***This article originally appeared in the November ’21 issue of Animation Magazine (No. 314)***
Navigating the challenging and at times cruel world of middle school has never been easy. In Ron’s Gone Wrong, the new 3D CG feature from Locksmith Animation, the filmmakers explore a young boy’s harrowing trip through this world when his father gives him a “B-bot,” the personal robot that every tween wants. Barney, the film’s main character, thinks his new digital friend Ron will make him cool and become a surrogate friend. Instead, the robot quickly breaks down and embarrasses him beyond words.
“It’s a universal experience,” says Sarah Smith, who co-directed the film with J.P. Vine and co-wrote it with Peter Baynham. “We all feel that everybody else has got it all sorted and that we’re the one who’s feeling awkward. The message of our movie is that everyone feels that way and you will find your friends along the way: You are worthy of friendship.”
Standing Up to Cyberbullies
Smith, who directed Arthur Christmas (2011) and co-exec produced The Pirates! Band of Misfits (2012) for Aardman Animations before founding Locksmith with Julie Lockhart and Elisabeth Murdoch in 2014, says she was also struck by how the older child of one of her colleagues was being bullied online. “The other kids were bullying him online by anonymously saying things like, ‘You should kill yourself,'” she notes. “I just thought that never would happen in a world where kids could see each other. We all know that communicating by text is dangerous. We don’t handle it well emotionally. We just thought, these are the things that parents worry about and that kids are going through, and we wanted to do a movie that focused on those themes.”
The film’s screenwriter, Peter Baynham, whose credits include the Borat movies and the first Hotel Transylvania feature, adds, “It used to be that you could have your miserable day at school — and I could go home and go to my room and read Stephen King books. But now, it follows you home, so that was part of what we wanted to talk about.”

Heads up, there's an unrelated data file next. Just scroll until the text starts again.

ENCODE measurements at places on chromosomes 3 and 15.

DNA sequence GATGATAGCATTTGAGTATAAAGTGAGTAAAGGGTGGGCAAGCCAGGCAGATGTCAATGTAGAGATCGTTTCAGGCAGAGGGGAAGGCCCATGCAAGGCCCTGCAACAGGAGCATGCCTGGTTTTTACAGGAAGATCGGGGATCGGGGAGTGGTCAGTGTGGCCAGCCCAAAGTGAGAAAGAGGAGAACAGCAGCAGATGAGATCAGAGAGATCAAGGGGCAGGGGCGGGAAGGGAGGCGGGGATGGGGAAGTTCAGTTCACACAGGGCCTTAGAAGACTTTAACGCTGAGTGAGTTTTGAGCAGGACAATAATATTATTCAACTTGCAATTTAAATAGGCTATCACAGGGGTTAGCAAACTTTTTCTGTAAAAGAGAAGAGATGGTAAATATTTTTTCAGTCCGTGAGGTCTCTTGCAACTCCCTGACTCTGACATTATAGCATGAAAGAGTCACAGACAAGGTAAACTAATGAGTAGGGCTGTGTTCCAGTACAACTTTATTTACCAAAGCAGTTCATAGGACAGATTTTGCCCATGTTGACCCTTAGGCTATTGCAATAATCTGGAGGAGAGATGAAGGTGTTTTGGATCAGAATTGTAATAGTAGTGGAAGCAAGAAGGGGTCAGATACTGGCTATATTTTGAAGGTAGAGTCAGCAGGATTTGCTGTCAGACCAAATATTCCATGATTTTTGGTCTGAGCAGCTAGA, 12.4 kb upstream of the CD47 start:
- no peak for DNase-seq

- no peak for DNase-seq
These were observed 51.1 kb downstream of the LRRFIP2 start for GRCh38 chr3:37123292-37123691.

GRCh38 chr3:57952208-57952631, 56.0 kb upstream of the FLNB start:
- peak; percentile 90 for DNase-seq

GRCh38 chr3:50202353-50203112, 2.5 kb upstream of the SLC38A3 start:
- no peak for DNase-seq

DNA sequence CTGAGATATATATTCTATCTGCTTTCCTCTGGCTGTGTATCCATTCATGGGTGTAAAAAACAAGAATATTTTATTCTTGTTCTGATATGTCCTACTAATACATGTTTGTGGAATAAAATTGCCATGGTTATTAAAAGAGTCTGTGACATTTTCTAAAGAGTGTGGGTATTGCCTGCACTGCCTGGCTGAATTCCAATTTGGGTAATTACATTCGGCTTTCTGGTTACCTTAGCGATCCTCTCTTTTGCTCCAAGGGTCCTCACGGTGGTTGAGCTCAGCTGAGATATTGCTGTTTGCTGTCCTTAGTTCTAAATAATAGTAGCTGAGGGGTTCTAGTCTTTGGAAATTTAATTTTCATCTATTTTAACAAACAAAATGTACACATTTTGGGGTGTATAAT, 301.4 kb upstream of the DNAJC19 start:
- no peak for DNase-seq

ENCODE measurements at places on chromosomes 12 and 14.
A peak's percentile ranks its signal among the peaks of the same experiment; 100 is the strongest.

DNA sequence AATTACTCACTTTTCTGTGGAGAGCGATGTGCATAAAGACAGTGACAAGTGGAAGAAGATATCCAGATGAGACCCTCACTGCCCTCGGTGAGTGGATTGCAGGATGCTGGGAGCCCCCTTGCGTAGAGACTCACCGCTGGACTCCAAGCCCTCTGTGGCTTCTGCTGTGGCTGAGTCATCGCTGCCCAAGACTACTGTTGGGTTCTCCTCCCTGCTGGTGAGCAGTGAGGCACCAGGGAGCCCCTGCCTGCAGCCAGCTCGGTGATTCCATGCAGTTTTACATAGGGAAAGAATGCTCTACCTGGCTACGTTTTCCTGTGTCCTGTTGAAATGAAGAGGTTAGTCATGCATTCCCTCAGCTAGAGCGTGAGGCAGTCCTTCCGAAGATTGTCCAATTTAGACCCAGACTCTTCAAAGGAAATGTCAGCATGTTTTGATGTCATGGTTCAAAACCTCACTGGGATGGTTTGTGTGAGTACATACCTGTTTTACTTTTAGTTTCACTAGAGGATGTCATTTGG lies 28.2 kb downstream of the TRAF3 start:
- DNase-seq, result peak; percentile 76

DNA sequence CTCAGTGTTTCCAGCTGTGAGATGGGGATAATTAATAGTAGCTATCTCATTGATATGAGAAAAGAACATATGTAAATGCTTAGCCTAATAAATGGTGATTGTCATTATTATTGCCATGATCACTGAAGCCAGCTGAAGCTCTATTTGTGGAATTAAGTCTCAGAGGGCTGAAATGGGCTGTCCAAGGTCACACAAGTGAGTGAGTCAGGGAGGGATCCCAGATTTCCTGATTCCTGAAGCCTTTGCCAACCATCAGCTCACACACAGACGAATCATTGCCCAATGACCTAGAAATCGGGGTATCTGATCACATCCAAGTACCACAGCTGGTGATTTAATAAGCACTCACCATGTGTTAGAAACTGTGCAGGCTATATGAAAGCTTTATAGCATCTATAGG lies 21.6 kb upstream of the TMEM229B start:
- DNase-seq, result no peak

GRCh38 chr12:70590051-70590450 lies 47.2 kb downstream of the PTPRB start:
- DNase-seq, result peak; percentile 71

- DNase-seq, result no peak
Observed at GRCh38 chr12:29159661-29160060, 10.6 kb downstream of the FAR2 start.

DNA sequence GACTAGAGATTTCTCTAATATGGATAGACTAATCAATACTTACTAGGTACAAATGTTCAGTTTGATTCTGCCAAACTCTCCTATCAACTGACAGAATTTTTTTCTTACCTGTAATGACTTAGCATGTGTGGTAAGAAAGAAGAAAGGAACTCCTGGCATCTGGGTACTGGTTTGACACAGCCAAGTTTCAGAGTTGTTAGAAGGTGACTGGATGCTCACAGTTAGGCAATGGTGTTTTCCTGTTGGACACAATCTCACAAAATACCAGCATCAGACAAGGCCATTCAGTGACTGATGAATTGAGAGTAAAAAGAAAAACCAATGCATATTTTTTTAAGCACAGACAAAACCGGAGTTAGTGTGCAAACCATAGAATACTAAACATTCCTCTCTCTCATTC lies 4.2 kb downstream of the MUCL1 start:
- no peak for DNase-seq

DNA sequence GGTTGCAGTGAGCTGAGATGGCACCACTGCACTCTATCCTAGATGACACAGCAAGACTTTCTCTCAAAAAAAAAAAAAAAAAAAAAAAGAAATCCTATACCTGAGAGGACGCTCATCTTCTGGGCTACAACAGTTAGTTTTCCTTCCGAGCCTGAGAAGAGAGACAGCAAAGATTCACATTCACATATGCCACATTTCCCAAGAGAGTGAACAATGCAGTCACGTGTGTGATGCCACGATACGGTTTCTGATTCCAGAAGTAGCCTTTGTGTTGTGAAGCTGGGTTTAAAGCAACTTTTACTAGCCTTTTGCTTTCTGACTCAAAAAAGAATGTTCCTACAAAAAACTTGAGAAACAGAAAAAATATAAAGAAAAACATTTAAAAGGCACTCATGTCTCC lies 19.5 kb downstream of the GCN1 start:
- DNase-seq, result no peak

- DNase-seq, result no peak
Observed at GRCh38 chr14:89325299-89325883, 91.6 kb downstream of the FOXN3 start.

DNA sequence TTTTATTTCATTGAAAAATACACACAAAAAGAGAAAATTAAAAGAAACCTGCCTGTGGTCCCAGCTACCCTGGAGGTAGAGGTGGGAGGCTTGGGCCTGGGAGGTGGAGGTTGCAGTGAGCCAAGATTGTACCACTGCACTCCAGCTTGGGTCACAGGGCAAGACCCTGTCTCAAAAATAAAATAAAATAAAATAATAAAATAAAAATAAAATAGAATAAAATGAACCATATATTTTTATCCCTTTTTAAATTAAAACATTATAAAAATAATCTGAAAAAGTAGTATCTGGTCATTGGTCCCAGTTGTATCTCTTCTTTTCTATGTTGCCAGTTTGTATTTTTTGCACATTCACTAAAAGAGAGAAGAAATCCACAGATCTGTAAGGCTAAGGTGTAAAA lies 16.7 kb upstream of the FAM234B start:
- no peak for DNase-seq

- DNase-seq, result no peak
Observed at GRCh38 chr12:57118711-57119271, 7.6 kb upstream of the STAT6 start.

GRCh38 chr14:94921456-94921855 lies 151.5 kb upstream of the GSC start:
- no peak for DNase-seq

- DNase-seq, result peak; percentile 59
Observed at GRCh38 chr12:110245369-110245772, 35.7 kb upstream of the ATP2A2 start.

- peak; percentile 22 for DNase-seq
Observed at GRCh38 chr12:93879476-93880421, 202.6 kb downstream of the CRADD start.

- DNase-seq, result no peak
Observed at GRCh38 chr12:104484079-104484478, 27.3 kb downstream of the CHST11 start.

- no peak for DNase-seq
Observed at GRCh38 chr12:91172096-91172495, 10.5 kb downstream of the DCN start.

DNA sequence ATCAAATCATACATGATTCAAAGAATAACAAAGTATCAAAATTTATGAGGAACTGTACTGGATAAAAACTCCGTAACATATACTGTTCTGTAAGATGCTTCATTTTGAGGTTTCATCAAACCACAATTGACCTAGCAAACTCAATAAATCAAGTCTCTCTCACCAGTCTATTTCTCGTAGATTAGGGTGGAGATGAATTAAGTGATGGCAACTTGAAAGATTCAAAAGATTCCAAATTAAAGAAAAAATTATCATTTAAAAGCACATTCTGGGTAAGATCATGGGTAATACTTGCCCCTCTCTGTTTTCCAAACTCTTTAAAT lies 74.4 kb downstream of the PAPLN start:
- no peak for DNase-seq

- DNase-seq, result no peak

Co-director J.P. Vine had the same connection with Barney. “I still don’t know if I’ve figured it out,” he laughs. “But I’m still intensely terrified by meeting people in L.A., because it’s just not knowing the codes of behavior. And I think that was something we talked about with Barney. It’s like he’s just terrified. He doesn’t know the physical code, the language codes, the group tribal codes. You can tell that some of the people that animated Barney, I think, intensely identified with him as well.”
The filmmakers wanted to push the comedy of how Barney related to his new robot, so they turned to some classic inspirations. For the design of the B-bot, animation director Eric Leighton and Vine referenced Buster Keaton and the aliens from the film Galaxy Quest. In the case of the aliens, they were outsiders who didn’t know the social norms of any of the humans around them, which made them just perfect.
“The design team were able to create this really special world for our character,” says Baynham. “Ron is part of this kind of technology which we always thought of as something from two years in the future. We wanted it to be a world that kids especially could see as their life, and that makes it all the more relatable. I remember us having discussions in the beginning about the world that they were in, and making sure that it was not drab and depressing, but that it was somewhere in middle America that people see around them. Then the devices light up that world that kids are familiar with.”